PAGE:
St. Nicholas' Church

Stralsund, Germany

St. Nicholas' Church is the oldest of the three major parish churches of the Hanseatic city of Stralsund. The construction began as a hall church with a tower in 1234, after Stralsund acquired city rights. After 1270, the unfinished St. Nicholas' Church was rebuilt as a basilica, following the design of St. Mary's Church in Lübeck. The just-completed choir of the church hall had to be demolished to make way for the choir of the new basilica, which consisted of an inner choir and an ambulatory. Around the chancel, which consisted of five sides of an imaginary octagon, five chapels were created. In the beginning, the building material of the church building was brick. Over the course of time, at least 65 different types of stone were used.

The construction of the western tower began in 1300. By 1314, the tower had reached a height of 13 meters. At that time, the council decided to build two towers. Around 1350, the construction of the nave between the two towers was completed. The buttresses of the aisles were connected externally to create space in the interior. The buttresses were thus drawn inward and vaulted chapels were built in the space freed up between the towers. Of the two towers, the south tower was first completed, probably in the early 15th century. This was followed by the completion of construction of the north tower. The two Gothic towers were equally high.

The wealth of the city of Stralsund was reflected in the very large number of altars in the church. There were no less than 56 altars in the chancel, nave, and between the buttresses of the aisles. The bulk of the altars were removed from the church after the Bildersturm of 1525. Since the introduction of Reformation, the chapels were mainly used as spaces for burying distinguished citizens.

A fire in 1662 destroyed the wooden spires of the towers. In 1667, the southern tower was provided with a Baroque dome, while the northern tower was closed with a temporary roof. During the American bombing of Stralsund on October 6, 1944, the roof and windows of St. Nicholas' Church were damaged. Repairs started in 1947.

The high altar was made by a Stralsund sculptor around 1480. The altar of the tailors' guild, built at the end of the 15th century and placed in a privileged position near the high altar, has preserved. The mayor's altar (1510), the altar of the Junge family (1430), the so-called 'altar of the Bergen merchants', the altars of the basketmakers and saddlemakers, and the Olav altar also still exist.

In the north ambulatory, there is a statue of Anna Selbdritt (Virgin and Child with Saint Anne) dating back to the late 13th century. The statue shows the remnants of the original paint and is one of the earliest statues of Anna Selbdritt in the Baltic region.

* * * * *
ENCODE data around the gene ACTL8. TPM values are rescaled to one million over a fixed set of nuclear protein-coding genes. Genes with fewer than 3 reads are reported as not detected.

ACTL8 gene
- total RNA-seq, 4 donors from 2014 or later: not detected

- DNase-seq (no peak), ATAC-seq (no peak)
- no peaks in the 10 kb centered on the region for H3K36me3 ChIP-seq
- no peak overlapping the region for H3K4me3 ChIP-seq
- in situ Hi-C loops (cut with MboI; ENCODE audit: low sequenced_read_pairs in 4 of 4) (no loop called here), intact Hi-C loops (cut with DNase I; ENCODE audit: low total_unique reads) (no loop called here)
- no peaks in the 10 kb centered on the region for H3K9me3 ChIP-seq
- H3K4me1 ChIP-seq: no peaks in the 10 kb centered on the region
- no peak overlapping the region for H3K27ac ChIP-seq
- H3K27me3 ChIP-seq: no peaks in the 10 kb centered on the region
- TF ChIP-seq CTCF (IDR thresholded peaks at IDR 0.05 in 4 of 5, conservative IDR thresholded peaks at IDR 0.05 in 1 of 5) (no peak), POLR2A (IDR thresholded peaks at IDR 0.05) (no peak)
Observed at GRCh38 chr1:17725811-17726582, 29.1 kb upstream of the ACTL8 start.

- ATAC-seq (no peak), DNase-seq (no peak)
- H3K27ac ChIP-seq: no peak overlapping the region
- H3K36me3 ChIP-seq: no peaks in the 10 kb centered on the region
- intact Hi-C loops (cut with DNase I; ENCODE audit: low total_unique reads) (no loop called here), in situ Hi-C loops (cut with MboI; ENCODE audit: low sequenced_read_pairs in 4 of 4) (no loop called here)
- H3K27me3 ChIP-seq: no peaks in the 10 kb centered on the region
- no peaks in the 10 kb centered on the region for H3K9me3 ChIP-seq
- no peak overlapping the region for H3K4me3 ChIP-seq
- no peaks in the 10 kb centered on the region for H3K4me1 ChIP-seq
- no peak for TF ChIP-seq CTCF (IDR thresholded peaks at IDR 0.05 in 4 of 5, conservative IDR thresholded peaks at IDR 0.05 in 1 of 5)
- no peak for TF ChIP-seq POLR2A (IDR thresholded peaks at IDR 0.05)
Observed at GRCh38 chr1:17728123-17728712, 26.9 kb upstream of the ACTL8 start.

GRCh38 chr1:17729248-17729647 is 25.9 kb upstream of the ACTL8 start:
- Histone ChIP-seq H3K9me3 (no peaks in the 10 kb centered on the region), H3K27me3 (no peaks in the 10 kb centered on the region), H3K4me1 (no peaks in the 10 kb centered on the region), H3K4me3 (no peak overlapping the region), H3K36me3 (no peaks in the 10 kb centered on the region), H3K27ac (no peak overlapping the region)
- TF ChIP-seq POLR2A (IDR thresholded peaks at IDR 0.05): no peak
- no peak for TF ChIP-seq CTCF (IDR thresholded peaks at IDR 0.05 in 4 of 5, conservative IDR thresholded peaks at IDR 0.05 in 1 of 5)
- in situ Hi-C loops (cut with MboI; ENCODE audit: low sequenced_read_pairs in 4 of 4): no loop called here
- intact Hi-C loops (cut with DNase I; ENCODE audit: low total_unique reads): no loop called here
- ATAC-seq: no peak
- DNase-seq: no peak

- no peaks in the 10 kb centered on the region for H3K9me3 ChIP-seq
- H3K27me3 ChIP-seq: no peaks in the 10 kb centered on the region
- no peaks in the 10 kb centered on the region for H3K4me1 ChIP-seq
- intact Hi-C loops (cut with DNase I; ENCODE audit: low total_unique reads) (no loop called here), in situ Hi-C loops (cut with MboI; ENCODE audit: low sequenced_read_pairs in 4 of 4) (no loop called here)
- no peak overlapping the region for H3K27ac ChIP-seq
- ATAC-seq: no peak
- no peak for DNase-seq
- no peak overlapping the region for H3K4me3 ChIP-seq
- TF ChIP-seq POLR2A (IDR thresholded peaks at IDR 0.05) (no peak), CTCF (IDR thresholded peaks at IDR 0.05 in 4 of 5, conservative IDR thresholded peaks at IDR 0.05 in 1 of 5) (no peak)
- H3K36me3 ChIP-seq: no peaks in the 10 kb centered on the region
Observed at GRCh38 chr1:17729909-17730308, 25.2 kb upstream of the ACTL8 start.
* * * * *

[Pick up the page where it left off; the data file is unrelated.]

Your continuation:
Behind the high altar is the astronomical clock, which was built in 1394 by Nikolaus Lilienfeld. The clock is part of a whole series of monumental clocks, which were installed since the 14th century in churches in different cities of the Hanseatic League. It has a wheel train with a mechanical escapement. In addition to day and night times, the positions of the sun, moon, and fixed stars can also be read off the clock. It is the oldest almost completely preserved astronomical clock in the Baltic region and also the oldest mechanical clock in the world that still contains its original wheels.

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Details

Founded: 1234
Category: Religious sites in Germany
Historical period: Hohenstaufen Dynasty (Germany)

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User Reviews

Thorsten Fitzner (2 years ago)
Eine der beeindruckendsten Kirchen, die ich bisher gesehen habe. Welch ein grandioses, erhaltenswertes Kulturgut! Aber weiterhin dringend sanierungsbedürftig. Das ist der Grund, warum hier Eintritt verlangt wird. Wer nicht bereit ist, für das, was hier geboten wird 3,-€ zu berappen, tut mir leid. Beschreiben ist zwecklos. Muss man gesehen haben!
Maik Kolomaznik (2 years ago)
Sehr interessant. Muss man mal gesehen haben. Auch die Geschichte der Kirche wird erläutert.
Monika S (2 years ago)
Auch nur von aussen dieses Mal ist diese Backstein Kirche und ihr schöner Eingang ( mit Zugang auch durch das Rathaus) ein markantes gotisches Bauwerk des 13. Jahrhunderts, die verschiedenen Bedachungen der Türme zieren sie aber erst seit dem 18. Jahrhundert.
Antje Burghardt (2 years ago)
Sensationell schöne und vielfältige Kirche mit reicher, künstlerisch wertvoller Ausstattung und vielen Highlights. Für die Fortführung der denkmalgerechten Sanierung ist jeder Euro und jede Spende sehr willkommen. Unbedingt anschauen und staunen... Es lohnt sich unbedingt
syafa haack (3 years ago)
You need to pay a ticket here.
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